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'Frost at Midnight' written by Coleridge.

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'Frost at Midnight' written by Coleridge is a poem which main romantic characteristics is about the importance of childhood. He reflects on his childhood whist looking after his son. In the first stanza Coleridge is looking into his fireplace and notices something blows out of the fireplace and 'which fluttered on the grate.' This instincts an unhappy memory for him, it is a childhood memory because it is at school and this is a characteristic of romanticism. In school the 'fluttering stranger' from the fire would fascinate him because it is a piece of nature, which he finds beautiful and thrilling. The second stanza is typical of romanticism because of the images described in the poem. 'With unclosed lids, already had I dreamt of my sweet birth-place, and the old church tower.' ...read more.


Whilst thinking about when he went to school in the city he is thinking about his son and hopes that he 'Shalt thou see and hear the lovely shapes and sound intelligible of that eternal language, which thy God utters.' Coleridge wishes that his son may witness and love nature as much as he does. By calling nature the eternal language that God utters he is bringing another link with nature and God. 'Eternal language' means that nature will be always be something, which will always be spoken about and understood. 'Eternal language, which thy God utters' is emphasising that nature is a major part of God and that in order to be as powerful as God you need to give out orders by talking, and by talking he is allowing nature to grow. ...read more.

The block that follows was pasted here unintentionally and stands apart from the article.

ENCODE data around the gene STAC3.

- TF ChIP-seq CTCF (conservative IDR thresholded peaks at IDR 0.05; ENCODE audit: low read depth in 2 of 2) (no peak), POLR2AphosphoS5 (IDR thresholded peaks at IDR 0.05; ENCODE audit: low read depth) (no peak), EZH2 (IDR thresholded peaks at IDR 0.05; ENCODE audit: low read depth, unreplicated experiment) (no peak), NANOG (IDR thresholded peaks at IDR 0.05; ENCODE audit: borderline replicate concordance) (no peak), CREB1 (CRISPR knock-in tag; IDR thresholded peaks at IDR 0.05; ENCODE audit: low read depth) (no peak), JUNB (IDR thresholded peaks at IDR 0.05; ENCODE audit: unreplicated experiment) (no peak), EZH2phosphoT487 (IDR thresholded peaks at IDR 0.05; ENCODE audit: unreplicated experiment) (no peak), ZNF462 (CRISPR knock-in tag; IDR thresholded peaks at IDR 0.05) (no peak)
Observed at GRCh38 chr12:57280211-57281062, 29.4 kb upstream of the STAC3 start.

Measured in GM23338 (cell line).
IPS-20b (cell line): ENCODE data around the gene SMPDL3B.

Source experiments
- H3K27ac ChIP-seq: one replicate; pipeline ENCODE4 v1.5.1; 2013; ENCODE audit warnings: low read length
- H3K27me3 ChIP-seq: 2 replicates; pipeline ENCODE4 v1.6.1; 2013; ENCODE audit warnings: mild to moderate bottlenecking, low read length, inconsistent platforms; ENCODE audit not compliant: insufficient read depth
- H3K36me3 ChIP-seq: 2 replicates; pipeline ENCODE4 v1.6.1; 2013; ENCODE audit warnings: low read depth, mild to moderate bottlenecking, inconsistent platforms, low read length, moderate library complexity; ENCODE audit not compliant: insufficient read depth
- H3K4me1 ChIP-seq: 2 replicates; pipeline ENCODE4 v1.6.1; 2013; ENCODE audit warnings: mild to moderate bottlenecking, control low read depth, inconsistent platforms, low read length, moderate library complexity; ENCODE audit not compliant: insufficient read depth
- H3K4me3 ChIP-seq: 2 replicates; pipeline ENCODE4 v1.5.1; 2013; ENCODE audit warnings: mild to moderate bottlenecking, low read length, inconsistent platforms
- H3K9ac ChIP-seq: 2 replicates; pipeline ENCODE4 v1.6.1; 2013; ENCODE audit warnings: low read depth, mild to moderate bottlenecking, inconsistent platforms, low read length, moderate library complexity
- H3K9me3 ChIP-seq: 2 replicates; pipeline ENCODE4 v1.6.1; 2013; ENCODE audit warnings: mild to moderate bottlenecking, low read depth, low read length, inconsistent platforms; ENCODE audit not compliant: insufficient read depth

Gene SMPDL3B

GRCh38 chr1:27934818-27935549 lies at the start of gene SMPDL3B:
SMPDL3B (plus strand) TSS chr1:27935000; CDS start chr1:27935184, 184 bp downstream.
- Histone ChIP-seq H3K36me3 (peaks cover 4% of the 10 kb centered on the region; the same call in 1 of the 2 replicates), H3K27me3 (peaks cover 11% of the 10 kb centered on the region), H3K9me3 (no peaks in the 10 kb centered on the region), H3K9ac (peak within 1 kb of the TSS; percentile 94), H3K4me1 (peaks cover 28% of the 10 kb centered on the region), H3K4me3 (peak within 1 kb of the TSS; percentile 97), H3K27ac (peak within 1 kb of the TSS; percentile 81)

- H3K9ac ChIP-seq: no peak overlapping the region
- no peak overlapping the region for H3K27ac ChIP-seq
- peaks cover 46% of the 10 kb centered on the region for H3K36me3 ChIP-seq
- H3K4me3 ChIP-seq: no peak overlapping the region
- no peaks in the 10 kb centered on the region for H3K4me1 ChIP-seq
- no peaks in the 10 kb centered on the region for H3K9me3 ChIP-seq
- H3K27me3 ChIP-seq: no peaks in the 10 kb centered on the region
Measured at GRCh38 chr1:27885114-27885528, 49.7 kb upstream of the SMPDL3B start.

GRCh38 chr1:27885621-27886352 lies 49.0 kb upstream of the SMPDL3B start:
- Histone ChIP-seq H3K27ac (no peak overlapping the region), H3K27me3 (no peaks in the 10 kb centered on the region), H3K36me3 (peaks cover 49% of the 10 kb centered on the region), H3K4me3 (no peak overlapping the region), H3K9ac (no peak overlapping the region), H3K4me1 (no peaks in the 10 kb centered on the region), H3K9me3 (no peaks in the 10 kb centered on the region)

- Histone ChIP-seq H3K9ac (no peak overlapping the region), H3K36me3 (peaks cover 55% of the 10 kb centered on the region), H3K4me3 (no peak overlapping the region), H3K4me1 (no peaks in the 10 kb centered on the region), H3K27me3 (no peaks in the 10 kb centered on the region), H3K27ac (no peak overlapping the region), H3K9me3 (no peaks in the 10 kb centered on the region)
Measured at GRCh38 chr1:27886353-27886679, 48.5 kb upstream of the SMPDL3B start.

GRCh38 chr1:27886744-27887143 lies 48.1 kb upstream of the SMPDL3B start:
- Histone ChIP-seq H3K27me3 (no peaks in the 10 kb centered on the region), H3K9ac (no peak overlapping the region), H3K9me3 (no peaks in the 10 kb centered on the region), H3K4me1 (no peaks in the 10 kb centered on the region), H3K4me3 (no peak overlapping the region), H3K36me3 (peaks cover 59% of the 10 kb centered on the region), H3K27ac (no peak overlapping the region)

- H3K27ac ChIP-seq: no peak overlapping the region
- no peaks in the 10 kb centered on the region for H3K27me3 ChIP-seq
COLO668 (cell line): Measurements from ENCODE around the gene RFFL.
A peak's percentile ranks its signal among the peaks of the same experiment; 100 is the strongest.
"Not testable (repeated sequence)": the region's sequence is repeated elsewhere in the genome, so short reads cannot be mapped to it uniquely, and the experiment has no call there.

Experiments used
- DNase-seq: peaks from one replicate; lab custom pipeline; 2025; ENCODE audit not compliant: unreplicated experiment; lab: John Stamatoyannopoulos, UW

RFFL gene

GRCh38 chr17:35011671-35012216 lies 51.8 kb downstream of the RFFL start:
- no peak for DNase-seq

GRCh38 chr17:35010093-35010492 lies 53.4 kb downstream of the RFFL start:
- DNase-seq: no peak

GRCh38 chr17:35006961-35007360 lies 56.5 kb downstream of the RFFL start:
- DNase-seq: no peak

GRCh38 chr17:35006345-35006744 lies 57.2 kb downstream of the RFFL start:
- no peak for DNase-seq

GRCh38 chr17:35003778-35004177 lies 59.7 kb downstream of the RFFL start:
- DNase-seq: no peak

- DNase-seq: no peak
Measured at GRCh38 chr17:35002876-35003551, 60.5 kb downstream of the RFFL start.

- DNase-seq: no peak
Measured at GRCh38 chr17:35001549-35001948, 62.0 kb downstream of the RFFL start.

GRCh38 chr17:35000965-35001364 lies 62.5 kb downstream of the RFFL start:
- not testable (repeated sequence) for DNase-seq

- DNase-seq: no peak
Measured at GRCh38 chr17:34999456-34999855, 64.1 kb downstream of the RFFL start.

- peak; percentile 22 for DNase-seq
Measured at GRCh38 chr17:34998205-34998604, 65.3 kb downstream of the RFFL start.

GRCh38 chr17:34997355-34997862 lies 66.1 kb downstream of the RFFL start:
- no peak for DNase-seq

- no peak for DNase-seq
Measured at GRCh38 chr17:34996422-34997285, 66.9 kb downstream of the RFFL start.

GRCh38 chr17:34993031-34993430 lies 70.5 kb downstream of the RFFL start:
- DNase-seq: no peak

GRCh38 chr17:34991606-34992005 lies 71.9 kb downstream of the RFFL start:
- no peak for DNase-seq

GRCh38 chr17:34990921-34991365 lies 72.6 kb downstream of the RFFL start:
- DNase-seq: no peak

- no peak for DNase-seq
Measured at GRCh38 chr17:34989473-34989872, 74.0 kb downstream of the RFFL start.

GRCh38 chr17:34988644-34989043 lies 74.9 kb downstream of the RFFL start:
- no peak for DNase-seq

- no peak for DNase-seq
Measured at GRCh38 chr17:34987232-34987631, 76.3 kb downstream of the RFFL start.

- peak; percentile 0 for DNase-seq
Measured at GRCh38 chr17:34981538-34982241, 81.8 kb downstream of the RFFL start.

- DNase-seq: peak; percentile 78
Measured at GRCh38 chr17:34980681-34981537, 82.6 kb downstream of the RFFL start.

How does Coleridge envision that life for his young son will be different from the childhood he describes here? --Does this vision parallel his perspective of nature in "France: an Ode?" In "Frost at Midnight" Coleridge takes the reader on a journey. He passes through reality as an anxious parent, back to his lonely schooldays and forward to his sense of hopefulness about the world that his child will experience. Again, the beauty of nature follows the Romantic theme. Coleridge initially describes his own childhood in the city, where the old church tower and the music from the bells "haunted him with a wild pleasure". However, he tells his "Babe" that he hopes he will grow up to experience "the lovely shapes and sounds of nature". Again in Romantic style, Coleridge emphasizes a religious link between the beauty of nature and "the Great Universal Teacher", He concludes, by describing all the seasons in the future and finally returns to his present situation and "the shining to the quiet moon". ...read more.

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